It is in smoke – tobacco smoke, wood smoke, car exhaust – and as a result, you are breathing it in all the time. It is even produced in the body by normal metabolic processes. It is, in fact, quite common, even though it is a known human carcinogen.
If you want to know more about formaldehyde, read this website. A quote from that website should set your mind at ease:
If a child got all of those doses all at once (which they never would), they would get a total of 1,824μg, or 1.824mg, of formaldehyde. A 3.2kg (~7lb) newborn with an average blood volume of 83.3mL/kg would naturally have, at any given time, about 575-862μg of formaldehyde circulating in their blood. By the time they are 6 years old (~46lb or 21kg), they’ll naturally have 3,562-5,342μg of formaldehyde in their blood. Bear in mind that the formaldehyde from each shot will not build up in their bodies from shot to shot, as it is very rapidly (within hours) metabolized and eliminated as formate in the urine or breathed out as CO2.
So what’s the most a child might get in a single office visit? That would probably be at their 6 month visit (when they are, on average, 16.5lbs or 7.5kg) with HepB, DTaP, IPV and flu, for a total of 307.5μg. That is about 160 times less than the total amount their body naturally produces every single day*. Compare that to the 428.4-1,516.4μg of formaldehyde in a single apple.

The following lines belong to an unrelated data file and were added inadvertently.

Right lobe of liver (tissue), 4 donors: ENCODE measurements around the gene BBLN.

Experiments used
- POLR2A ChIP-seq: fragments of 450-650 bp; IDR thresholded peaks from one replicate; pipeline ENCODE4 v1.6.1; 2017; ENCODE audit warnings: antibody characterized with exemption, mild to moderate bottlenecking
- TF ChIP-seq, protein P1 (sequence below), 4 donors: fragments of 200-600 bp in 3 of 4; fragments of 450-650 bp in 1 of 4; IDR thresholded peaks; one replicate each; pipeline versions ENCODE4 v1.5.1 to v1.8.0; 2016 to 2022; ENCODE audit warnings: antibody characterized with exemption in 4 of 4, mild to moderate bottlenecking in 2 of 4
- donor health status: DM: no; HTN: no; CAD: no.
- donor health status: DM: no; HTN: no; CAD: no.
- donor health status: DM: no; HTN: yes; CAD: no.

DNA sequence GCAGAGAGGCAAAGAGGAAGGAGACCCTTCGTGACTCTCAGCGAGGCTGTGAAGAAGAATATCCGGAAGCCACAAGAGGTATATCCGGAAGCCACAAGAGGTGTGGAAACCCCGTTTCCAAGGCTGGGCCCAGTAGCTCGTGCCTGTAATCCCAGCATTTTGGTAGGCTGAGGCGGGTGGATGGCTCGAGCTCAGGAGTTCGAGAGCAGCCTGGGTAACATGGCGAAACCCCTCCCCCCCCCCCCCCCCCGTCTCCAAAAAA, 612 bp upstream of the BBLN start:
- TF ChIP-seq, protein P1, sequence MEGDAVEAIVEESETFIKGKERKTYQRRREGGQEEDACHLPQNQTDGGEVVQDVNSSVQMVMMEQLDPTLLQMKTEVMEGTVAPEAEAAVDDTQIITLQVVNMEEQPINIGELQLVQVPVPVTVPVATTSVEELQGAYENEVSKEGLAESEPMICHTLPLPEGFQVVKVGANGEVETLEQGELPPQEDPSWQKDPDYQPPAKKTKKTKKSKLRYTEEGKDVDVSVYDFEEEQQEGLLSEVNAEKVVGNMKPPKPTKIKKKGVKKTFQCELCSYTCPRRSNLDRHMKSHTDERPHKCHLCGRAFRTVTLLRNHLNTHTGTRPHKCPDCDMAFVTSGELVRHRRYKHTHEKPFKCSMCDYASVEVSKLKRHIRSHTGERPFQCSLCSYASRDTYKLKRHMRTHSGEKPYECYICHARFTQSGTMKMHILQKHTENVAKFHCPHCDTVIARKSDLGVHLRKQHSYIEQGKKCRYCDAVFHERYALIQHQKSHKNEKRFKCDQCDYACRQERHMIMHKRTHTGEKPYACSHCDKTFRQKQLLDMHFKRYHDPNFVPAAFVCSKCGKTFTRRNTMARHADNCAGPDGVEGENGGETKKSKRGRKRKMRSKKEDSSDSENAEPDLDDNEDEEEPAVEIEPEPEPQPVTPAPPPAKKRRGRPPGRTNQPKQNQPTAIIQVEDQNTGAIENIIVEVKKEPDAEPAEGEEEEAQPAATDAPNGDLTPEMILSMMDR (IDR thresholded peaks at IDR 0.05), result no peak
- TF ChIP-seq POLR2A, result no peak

The same goes for aluminium based adjuvants – studies have shown that babies ingest as much aluminium through diet as they are excused to through vaccines. In fact, aluminium is present in breast milk. Aluminium is one of the most common elements on Earth and it is no longer thought that aluminium plays a role in the development of dementia. In fact, few credible scientists have thought that for decades. It can have neurological effects in massive doses. A LOT more than you’d get from vaccines.